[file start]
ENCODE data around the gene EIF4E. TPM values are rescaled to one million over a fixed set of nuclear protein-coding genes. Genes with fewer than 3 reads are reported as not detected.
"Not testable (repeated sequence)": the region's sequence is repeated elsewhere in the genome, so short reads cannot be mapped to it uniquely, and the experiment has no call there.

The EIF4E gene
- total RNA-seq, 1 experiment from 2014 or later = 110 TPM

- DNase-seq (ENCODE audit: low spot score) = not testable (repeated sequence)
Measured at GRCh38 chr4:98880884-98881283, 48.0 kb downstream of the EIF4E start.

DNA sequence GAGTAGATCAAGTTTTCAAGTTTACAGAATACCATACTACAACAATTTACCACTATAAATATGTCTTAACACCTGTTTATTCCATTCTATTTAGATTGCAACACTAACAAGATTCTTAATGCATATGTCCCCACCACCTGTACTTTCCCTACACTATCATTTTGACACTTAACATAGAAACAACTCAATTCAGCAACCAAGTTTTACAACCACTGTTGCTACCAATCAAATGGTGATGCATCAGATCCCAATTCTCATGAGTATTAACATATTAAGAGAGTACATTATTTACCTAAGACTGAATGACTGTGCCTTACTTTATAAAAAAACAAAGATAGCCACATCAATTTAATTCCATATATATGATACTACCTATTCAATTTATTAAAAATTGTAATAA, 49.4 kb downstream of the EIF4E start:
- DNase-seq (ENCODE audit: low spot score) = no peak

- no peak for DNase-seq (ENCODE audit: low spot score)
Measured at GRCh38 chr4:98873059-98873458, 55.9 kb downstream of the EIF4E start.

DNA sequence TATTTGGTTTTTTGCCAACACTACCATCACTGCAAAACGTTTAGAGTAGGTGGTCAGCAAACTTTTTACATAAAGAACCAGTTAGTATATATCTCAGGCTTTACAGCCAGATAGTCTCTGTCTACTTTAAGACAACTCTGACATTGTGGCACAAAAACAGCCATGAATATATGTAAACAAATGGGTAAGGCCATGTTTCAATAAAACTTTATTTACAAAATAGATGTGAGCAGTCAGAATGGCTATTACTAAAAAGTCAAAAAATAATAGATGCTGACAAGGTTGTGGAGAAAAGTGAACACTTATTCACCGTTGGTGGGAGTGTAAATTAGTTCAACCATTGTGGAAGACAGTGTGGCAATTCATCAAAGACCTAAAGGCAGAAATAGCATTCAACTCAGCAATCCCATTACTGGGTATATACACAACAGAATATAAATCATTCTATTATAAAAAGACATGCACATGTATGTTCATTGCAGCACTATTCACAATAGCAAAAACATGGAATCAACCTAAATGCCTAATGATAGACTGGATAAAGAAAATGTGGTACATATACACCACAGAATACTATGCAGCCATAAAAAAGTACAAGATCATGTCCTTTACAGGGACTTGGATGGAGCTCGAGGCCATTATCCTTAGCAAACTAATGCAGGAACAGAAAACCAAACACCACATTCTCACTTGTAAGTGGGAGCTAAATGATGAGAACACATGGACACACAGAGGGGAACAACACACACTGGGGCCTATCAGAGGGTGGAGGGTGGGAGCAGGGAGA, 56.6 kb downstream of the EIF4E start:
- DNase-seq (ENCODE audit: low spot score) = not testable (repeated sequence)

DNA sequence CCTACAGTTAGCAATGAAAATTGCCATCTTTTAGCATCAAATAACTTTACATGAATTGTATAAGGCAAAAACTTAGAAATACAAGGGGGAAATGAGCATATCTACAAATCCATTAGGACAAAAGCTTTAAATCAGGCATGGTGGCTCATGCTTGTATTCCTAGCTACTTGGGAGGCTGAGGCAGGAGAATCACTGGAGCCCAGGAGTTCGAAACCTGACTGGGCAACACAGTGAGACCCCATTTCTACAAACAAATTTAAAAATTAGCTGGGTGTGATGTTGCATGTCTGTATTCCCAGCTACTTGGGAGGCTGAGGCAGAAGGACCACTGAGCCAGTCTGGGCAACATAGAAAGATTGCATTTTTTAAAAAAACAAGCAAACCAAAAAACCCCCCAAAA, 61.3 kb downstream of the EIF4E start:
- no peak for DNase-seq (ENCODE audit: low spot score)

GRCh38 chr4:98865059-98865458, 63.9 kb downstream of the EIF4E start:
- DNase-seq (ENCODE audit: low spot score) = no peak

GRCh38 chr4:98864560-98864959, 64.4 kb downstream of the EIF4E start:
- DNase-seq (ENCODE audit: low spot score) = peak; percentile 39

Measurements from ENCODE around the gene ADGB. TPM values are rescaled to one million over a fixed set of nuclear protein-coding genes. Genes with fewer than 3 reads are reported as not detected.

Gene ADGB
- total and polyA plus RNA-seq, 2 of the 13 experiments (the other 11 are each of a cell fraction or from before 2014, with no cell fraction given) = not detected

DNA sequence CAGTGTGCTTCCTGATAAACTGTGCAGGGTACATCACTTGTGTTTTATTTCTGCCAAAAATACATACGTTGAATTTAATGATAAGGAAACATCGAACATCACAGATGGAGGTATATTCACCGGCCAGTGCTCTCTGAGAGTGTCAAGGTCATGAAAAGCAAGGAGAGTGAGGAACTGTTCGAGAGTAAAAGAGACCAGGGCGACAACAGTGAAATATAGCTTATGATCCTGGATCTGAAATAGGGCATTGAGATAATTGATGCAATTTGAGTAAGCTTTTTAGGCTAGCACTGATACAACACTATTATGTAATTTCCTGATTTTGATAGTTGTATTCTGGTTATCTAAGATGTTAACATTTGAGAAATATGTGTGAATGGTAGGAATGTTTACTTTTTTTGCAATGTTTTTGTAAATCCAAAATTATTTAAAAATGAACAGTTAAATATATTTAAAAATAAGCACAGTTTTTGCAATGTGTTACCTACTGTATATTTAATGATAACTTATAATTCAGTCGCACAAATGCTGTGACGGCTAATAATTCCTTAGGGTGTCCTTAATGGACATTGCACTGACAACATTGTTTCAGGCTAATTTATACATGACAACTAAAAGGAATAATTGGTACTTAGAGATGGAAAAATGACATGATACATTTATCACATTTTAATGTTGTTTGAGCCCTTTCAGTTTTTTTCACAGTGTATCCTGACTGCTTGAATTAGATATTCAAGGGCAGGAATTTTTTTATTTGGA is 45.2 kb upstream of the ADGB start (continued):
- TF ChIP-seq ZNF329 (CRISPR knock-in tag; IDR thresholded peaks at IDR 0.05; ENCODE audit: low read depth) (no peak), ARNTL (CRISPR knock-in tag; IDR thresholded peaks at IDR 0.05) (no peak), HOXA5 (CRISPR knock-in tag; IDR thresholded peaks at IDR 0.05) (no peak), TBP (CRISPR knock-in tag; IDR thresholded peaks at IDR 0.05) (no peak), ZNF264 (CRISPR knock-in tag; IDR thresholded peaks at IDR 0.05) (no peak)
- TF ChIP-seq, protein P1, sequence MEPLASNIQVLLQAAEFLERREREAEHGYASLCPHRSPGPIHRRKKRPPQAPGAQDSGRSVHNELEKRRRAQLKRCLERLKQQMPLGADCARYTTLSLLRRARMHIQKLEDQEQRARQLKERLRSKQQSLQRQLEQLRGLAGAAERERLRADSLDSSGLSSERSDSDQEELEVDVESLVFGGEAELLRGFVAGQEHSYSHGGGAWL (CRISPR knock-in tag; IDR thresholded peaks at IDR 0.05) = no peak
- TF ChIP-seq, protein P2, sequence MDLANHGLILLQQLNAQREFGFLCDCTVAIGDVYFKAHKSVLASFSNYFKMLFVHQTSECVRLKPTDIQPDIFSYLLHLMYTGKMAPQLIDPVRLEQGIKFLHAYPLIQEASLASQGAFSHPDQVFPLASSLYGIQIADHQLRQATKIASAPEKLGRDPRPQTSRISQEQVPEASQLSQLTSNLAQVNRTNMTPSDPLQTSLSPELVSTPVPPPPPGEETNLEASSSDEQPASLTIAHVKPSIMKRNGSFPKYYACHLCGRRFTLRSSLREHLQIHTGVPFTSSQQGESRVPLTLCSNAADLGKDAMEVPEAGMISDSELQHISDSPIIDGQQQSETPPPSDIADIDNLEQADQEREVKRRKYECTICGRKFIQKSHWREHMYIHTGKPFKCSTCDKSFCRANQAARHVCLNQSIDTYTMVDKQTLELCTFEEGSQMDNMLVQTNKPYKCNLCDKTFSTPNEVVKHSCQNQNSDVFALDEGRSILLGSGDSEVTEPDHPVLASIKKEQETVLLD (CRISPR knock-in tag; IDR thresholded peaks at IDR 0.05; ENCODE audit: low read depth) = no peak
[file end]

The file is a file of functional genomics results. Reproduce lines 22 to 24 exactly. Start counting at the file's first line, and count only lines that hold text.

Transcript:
DNA sequence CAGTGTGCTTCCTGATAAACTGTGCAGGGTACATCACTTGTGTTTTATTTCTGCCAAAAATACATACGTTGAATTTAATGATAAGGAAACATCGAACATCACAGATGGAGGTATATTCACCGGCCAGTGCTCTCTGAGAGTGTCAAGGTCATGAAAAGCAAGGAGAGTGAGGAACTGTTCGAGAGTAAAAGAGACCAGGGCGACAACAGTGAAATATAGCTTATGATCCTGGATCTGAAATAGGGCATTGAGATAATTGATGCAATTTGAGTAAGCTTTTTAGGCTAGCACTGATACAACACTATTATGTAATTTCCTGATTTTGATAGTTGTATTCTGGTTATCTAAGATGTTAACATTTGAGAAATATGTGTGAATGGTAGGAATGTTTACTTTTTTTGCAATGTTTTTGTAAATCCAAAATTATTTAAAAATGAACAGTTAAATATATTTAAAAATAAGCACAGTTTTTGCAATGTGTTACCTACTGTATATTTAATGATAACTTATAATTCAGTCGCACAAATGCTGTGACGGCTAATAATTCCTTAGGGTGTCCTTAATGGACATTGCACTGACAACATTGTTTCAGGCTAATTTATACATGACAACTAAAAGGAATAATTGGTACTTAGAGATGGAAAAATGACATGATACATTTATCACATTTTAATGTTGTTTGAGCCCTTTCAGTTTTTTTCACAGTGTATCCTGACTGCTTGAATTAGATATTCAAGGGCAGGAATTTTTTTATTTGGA is 45.2 kb upstream of the ADGB start (continued):
- TF ChIP-seq ZNF329 (CRISPR knock-in tag; IDR thresholded peaks at IDR 0.05; ENCODE audit: low read depth) (no peak), ARNTL (CRISPR knock-in tag; IDR thresholded peaks at IDR 0.05) (no peak), HOXA5 (CRISPR knock-in tag; IDR thresholded peaks at IDR 0.05) (no peak), TBP (CRISPR knock-in tag; IDR thresholded peaks at IDR 0.05) (no peak), ZNF264 (CRISPR knock-in tag; IDR thresholded peaks at IDR 0.05) (no peak)
- TF ChIP-seq, protein P1, sequence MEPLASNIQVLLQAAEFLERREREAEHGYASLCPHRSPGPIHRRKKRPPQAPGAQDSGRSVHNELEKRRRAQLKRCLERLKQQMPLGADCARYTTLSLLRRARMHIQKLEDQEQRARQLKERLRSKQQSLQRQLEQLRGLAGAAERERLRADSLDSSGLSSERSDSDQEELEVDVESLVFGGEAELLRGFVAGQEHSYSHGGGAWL (CRISPR knock-in tag; IDR thresholded peaks at IDR 0.05) = no peak